2023 Circles: Broad Hinton Groundshots
Date Reported: 28 May 2023
Location: Broad Hinton, near Wroughton, Swindon, Wiltshire
Sometimes crop circles can get a bit much. You can feel jaded by all of the online mudslinging, rivalries and silliness that emanate from various corners of the internet. So many people with so many views on how things should be. So many people certain that their outlook is the right one and the only one that matters. So many people who think they have the unreserved right to talk smack to you and then play the victim when they get a taste of their own medicine. So many people jumping to erroneous conclusions. So many people running down others because they happen to see the world in a different way. So much competition fought by individuals without any realistic objective or endgame. People being idiots for the sake of their own ego.
With this in mind I wasn’t particularly eager to get to Broad Hinton to visit the first crop circle of the 2023 season. Normally, when opportunity allows, I’ll race to a crop circle that isn’t too far away, but this was the most unenthusiastic I’ve felt for a new season in a very long time. The aerial photographs of the crop circle weren’t the most enticing. Its design seemed familiar, a callback to something from within the last decade. It also didn’t seem as precise as it should have been. A sign of things to come, or simply the first shoots of a season that will bloom?
Visiting the first circle of the year is always an odd experience. It can be a very lonely affair, particularly if it’s a wet field of oilseed rape in the middle of nowhere. On this occasion, just outside of Swindon on a bank holiday weekend in the evening sunshine, there was to be a steady footfall of visitors. Most parked up close to St Peter Ad Vincula church, walking the short distance to across the grass path past the allotments and straight into the field. Very few crop circles appear so close to a settlement, and it’s something that will always make croppies talk.
I was accosted by a group of visitors, two ladies from Swindon with some very quiet companions I later learned were Ukrainians. They asked for my help in locating the circle. Fortunately, from the edge of the field, my height allowed me to direct them down the correct tramline. The two women had become regular croppies in recent years, enjoying the circles for what they are and avoiding the online nonsense which, one admitted, they found as tiring as I do. They explored the formation, took photos and simply soaked up the ambience, talking to others who came and went as the minutes passed by.
Another visitor was a man called Graham from the neighbouring county of Gloucestershire. I asked him why he’d dropped by. His answer resonates with me as much now as it did at the time: ‘It’s the awe and wonder’. Looking back, this is why I became interested in crop circles to begin with. I recall being a child and seeing the crop circles on the local news programmes shared across the southern counties of Wiltshire, Somerset and Gloucestershire. Who couldn’t be fascinated by the weird, mysterious circles and rings being stamped into the cereal fields? As I got older I’d spend my lunchtimes in the school library, reading books and looking for newspaper articles on the circles and the UFOs I believed created them. They were golden times.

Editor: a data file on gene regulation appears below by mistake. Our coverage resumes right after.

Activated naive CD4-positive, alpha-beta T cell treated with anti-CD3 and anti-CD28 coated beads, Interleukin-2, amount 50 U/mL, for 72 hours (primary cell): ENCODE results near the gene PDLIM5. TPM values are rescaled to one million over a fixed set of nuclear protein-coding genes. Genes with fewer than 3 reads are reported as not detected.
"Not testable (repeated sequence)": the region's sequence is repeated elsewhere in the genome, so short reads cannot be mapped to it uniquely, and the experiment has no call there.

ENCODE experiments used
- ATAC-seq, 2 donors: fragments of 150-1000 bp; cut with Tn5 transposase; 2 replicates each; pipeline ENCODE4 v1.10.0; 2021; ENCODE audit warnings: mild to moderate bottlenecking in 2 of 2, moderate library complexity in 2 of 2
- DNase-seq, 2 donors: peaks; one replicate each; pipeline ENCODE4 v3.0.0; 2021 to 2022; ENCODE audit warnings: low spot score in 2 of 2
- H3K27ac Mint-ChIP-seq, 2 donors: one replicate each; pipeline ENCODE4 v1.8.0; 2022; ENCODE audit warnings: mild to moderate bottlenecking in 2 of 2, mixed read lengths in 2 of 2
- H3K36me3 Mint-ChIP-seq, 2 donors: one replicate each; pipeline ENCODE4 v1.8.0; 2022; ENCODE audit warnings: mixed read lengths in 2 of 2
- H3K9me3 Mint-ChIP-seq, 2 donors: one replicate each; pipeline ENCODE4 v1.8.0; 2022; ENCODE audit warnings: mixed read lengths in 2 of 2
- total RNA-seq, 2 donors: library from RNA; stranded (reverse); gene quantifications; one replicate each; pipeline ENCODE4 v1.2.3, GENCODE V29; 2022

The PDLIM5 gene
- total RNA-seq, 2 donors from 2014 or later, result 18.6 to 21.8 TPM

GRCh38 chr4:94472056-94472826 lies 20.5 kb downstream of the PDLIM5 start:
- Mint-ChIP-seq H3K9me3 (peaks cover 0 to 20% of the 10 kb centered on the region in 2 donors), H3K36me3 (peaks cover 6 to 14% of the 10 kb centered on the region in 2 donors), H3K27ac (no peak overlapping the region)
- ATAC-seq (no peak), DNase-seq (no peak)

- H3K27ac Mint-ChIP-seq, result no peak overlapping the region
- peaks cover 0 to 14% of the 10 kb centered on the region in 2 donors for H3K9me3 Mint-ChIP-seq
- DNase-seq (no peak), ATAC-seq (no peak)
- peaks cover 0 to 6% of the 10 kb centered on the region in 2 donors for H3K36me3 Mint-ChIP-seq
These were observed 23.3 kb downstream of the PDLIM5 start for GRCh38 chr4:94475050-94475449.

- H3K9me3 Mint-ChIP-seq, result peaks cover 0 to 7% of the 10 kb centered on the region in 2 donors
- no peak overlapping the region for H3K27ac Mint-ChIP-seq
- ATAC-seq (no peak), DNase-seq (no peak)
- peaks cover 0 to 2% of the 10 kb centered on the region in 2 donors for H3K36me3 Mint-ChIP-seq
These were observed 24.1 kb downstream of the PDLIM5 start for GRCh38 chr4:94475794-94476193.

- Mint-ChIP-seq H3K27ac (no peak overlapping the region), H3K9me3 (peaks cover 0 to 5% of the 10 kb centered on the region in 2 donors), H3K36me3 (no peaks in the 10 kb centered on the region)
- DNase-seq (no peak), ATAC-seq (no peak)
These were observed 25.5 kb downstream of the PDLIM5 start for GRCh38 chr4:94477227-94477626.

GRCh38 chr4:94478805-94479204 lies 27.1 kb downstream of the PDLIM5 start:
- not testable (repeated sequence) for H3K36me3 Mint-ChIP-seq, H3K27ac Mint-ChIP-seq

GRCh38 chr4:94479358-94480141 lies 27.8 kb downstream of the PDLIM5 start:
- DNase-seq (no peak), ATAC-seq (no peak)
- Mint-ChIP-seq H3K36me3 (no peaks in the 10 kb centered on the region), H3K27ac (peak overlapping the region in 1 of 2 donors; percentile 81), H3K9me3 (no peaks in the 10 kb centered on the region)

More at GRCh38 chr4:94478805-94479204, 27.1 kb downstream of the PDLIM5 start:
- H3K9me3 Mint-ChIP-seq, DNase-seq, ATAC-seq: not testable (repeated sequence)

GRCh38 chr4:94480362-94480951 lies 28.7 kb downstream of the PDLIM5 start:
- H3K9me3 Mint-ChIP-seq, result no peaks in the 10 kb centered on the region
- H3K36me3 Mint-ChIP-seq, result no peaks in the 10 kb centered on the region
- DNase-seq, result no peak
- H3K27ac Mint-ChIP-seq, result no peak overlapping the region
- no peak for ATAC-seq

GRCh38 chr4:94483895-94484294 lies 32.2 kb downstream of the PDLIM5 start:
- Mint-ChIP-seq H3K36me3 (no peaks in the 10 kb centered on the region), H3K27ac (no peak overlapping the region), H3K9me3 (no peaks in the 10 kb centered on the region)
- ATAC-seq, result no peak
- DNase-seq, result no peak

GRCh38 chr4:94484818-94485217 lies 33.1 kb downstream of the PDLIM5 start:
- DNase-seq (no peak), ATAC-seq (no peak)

In hindsight, the incessant silliness of crop circle politics has stripped that awe and wonder away from me. At least it had. Sometimes the reality of things needs to hit you in a few short words to get you back on track. And it hit me again, when I was back home and I was sent a link to the film Connor Skerman of Croppie Coffee made to the Broad Hinton crop circle. Inside, he discovered a laminated piece of paper bearing an even shorter message than that shared by Graham, but equally as powerful: forgiveness, hope, new beginnings.
It really hurts some individuals that such an understated, imperfect crop circle can have such power over people and extract such strong emotions and feelings. They can whine and moan and cast aspersions until the sun goes down, but this simple crop circle has never been part of any competition. Instead, it has been a massive success. No amount of whining, sulking or bed-wetting can change that. The crop circles are much bigger, far more important and meaningful than such people can ever hope to understand.
A simple gift of a pattern pressed into a field can help us see what’s truly important. At this point in time it’s sharing experiences that bring happiness, togetherness, peace and enjoyment into our lives. Let’s hope the rest of the 2023 season is as rewarding.
GALLERY BY CROP CIRCLE EXPLORER
To see your work featured here with a full credit, get in touch with The Croppie.